Discipline: Ecology Environmental and Earth Sciences
Subcategory: Plant Research
Lenneisha Gilbert - University of Maryland Eastern Shore
Watermelon (Citrullus lanatus) and squash (Cucurbita) belonging to the Cucurbitaceae family are important crops to the United States because of their economical and nutritional values. There are over 50 different varieties of watermelon, however; the cultivar ‘Crimson Sweet’ is one of the most consumed watermelon varieties in the nation. While both of these plant species have important economic value within the food market there are two insect pests, Acalymma vittatum (striped cucumber beetles) and Diabrotica undecimpunctata (spotted cucumber beetles), that decrease the yield and the revenue received by the farmers. To avoid crop damage from cucumber beetles and to decrease their population many farmers choose to use toxic chemicals. These chemical pesticides have been linked to many detrimental effects such as affecting human health, environmental impact, decrease beneficial insects? population and causes insects to become resistance. Adult cucumber beetles will always be moving into a crop from somewhere else. Cucumber beetles generally aggregate at field edges regardless, and attractive trap crops may further help this tendency. Therefore, the main focus of this experiment was to determine the effectiveness of using a variety of squash (i.e. Dunja, Tempest, Desert, or Yellowfin) as a trap crop to protect Crimson Sweet watermelons. A total of seven plots were randomly planted with either Crimson sweet watermelon (n=3), watermelon with either Tempest, Dunja or Yellowfin squash (n=3), or all four variety of squash (n=1). A total of three fields were planted with squash and watermelons. There was one type of squash variety (Tempest, Dunja or Yellowfin) planted within each of the three fields, however; Crimson Sweet watermelon was planted in all of the three fields., In all plots, squash crops were planted on the perimeter of the field and watermelon crops were planted in the center of the field. The next four plots were used for the control plots. In three control plots, only watermelons were grown, however; in the last control plot, all four variants of squash were grown. All test plots were 50 ft. long and 30 feet wide (3 rows 10 ft. apart, – 4-6 ft. plant spacing 8 plants per row). After 10 weeks of growth and observation, it was revealed that most of the insect damage occurred on squash plants. Interestingly, watermelon plots without squash were highly damaged by the beetles than the watermelon plots surrounded by squash plants. This indicates that Dunja, Tempest, Desert, or Yellowfin squash crops have the potential to be an effective trap crop for watermelon. Further studies are needed to determine what chemical signals are being released from squash crops that attract cucumber beetles. References: Bisognin, Dilson. (2002). Origin and evolution of cultivated cucurbits. Ci?ncia Rural. 32. 10.1590/S0103-84782002000400028. Geisler, Malinda. (2019). Squash. Website: https://www.agmrc.org/commodities-products/vegetables/squash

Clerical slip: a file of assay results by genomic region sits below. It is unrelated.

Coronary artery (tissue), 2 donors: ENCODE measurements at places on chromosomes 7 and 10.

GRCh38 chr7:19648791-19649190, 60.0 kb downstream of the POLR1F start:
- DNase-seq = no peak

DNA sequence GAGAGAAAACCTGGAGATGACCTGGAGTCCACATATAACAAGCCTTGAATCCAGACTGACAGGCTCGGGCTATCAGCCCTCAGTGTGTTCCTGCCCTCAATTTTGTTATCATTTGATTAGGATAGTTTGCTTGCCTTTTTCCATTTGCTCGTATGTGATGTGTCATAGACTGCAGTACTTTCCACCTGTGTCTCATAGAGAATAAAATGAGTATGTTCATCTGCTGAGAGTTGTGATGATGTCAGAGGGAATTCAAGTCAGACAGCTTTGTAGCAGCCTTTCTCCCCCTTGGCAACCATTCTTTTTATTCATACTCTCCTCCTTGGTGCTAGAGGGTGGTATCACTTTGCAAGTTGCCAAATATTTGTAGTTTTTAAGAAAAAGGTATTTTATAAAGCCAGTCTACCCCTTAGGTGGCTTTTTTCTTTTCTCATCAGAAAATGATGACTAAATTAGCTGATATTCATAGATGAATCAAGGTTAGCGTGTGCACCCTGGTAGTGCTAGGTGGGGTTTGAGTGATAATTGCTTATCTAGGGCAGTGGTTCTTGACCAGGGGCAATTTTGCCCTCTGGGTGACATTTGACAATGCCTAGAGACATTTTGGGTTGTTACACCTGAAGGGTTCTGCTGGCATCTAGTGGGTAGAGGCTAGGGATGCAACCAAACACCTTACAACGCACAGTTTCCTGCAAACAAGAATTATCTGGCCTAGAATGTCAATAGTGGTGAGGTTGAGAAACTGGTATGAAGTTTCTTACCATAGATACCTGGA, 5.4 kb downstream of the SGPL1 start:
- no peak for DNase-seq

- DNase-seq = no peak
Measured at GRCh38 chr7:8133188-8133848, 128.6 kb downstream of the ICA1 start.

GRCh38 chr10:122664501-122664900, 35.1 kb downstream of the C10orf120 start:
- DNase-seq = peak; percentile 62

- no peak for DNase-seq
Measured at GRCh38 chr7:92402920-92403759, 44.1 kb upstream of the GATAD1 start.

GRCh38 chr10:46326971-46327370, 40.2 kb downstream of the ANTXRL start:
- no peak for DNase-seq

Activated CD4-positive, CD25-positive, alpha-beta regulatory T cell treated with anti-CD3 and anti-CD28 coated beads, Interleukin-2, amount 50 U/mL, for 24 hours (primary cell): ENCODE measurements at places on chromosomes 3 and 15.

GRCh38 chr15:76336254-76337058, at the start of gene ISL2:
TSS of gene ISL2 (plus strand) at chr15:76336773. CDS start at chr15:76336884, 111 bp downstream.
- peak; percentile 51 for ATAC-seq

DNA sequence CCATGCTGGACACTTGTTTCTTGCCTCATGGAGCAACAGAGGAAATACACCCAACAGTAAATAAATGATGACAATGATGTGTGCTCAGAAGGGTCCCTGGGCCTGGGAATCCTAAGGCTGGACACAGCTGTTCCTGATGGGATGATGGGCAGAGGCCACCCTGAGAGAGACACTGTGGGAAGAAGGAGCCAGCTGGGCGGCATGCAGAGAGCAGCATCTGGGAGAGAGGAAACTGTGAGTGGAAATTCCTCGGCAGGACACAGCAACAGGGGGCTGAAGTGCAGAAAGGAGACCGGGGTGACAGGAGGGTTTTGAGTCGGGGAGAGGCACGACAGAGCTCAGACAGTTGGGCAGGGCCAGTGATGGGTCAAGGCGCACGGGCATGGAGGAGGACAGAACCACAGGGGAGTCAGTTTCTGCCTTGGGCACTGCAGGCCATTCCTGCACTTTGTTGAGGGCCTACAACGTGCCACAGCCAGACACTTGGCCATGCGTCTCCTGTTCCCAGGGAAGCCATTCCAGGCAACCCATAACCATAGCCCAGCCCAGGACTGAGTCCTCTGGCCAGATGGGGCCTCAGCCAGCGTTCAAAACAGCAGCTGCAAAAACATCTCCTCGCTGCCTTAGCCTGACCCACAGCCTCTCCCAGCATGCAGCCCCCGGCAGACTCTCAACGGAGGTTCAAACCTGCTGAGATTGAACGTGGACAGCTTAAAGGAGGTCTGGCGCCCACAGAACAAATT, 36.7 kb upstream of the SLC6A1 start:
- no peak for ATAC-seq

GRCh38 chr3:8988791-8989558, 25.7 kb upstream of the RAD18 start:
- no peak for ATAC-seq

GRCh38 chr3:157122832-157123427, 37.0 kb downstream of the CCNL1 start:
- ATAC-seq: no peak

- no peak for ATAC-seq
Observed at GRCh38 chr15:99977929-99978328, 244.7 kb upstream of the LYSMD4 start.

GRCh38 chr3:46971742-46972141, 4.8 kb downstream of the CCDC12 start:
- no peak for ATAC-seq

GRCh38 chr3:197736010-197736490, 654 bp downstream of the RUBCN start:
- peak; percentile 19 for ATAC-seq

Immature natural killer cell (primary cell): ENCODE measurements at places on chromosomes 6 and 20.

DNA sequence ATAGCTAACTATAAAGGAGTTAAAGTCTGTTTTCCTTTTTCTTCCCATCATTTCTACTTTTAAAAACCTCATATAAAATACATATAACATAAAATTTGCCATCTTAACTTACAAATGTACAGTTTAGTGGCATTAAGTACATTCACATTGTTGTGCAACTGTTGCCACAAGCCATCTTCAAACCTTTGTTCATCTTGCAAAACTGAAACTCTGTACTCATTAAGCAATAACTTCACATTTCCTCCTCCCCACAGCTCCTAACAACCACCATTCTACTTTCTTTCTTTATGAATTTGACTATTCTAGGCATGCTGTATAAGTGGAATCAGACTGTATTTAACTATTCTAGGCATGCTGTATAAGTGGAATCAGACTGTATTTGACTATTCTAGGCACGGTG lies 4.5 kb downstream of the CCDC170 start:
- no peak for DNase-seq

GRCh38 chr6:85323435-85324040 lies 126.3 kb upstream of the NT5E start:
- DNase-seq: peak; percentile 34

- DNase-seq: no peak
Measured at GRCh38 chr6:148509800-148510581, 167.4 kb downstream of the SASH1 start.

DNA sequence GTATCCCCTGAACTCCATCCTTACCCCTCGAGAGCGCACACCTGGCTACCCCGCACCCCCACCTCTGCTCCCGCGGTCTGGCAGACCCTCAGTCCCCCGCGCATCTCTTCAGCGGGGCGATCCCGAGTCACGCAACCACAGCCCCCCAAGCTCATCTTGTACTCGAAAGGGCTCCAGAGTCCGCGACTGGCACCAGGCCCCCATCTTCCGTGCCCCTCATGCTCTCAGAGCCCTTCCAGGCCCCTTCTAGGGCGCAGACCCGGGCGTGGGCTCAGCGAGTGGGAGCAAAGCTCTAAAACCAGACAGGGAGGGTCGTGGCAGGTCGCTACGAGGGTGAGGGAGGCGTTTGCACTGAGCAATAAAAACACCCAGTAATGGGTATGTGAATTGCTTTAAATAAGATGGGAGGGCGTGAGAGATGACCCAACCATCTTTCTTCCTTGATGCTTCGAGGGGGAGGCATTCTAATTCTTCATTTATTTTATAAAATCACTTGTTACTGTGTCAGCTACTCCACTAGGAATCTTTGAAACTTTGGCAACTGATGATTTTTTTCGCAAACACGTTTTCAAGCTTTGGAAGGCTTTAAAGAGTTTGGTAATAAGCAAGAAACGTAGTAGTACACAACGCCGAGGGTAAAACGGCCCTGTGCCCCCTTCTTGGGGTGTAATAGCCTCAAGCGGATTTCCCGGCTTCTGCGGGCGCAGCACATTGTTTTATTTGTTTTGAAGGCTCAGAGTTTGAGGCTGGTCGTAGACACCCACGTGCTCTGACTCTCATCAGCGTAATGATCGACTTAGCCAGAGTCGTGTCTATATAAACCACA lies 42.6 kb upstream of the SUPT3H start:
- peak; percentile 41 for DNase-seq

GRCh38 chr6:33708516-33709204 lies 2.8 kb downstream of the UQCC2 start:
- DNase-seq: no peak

Evans, B. G., & Renkema, J. M. (2018, May). striped cucumber beetle. Retrieved from https://entnemdept.ifas.ufl.edu/creatures/VEG/BEAN/striped_cucumber_beetle.html
Funder Acknowledgement(s): I thank Dr. S. Zebelo and T. Tigolst for advising me. A special thanks to my lab crew for help in the field and laboratory studies. Funding was provided by the Louis Stokes Bridge to Doctorate scholarship.
Faculty Advisor/Mentor: Simon Zebelo, email@example.com
Funder Acknowledgement(s): 1) The Louis Stokes Alliance for Minority Participation (LSAMP) Bridge to the Doctorate (BD) Fellowships. 2)The National Science Foundation
Faculty Advisor: Simon Zebelo, firstname.lastname@example.org
Role: The research was entirely conducted from myself, advisor and research lab workers. From ploughing ,plant and harvesting I was involved in all aspect of the research.